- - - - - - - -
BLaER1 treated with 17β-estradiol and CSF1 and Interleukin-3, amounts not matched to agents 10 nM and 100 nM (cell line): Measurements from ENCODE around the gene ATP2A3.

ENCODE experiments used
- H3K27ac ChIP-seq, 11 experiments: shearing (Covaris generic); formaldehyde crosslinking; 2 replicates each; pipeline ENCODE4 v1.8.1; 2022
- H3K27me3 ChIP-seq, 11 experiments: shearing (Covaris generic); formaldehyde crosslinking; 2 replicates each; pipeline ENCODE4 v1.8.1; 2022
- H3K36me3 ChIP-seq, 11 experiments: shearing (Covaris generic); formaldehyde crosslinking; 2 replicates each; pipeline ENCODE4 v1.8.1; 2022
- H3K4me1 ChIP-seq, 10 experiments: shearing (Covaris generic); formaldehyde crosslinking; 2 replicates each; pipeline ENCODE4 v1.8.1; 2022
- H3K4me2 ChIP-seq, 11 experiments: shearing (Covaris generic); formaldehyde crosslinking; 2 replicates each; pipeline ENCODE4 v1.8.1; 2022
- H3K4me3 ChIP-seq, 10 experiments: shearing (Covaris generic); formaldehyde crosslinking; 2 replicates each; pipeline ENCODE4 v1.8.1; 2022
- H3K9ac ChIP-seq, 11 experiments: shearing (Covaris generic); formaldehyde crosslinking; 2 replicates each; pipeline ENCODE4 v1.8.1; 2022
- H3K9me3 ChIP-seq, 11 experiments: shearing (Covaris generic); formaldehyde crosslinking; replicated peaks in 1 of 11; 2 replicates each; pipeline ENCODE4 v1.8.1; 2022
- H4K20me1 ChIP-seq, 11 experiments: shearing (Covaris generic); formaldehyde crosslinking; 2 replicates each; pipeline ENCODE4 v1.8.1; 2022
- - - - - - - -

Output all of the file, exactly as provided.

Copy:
BLaER1 treated with 17β-estradiol and CSF1 and Interleukin-3, amounts not matched to agents 10 nM and 100 nM (cell line): Measurements from ENCODE around the gene ATP2A3.

ENCODE experiments used
- H3K27ac ChIP-seq, 11 experiments: shearing (Covaris generic); formaldehyde crosslinking; 2 replicates each; pipeline ENCODE4 v1.8.1; 2022
- H3K27me3 ChIP-seq, 11 experiments: shearing (Covaris generic); formaldehyde crosslinking; 2 replicates each; pipeline ENCODE4 v1.8.1; 2022
- H3K36me3 ChIP-seq, 11 experiments: shearing (Covaris generic); formaldehyde crosslinking; 2 replicates each; pipeline ENCODE4 v1.8.1; 2022
- H3K4me1 ChIP-seq, 10 experiments: shearing (Covaris generic); formaldehyde crosslinking; 2 replicates each; pipeline ENCODE4 v1.8.1; 2022
- H3K4me2 ChIP-seq, 11 experiments: shearing (Covaris generic); formaldehyde crosslinking; 2 replicates each; pipeline ENCODE4 v1.8.1; 2022
- H3K4me3 ChIP-seq, 10 experiments: shearing (Covaris generic); formaldehyde crosslinking; 2 replicates each; pipeline ENCODE4 v1.8.1; 2022
- H3K9ac ChIP-seq, 11 experiments: shearing (Covaris generic); formaldehyde crosslinking; 2 replicates each; pipeline ENCODE4 v1.8.1; 2022
- H3K9me3 ChIP-seq, 11 experiments: shearing (Covaris generic); formaldehyde crosslinking; replicated peaks in 1 of 11; 2 replicates each; pipeline ENCODE4 v1.8.1; 2022
- H4K20me1 ChIP-seq, 11 experiments: shearing (Covaris generic); formaldehyde crosslinking; 2 replicates each; pipeline ENCODE4 v1.8.1; 2022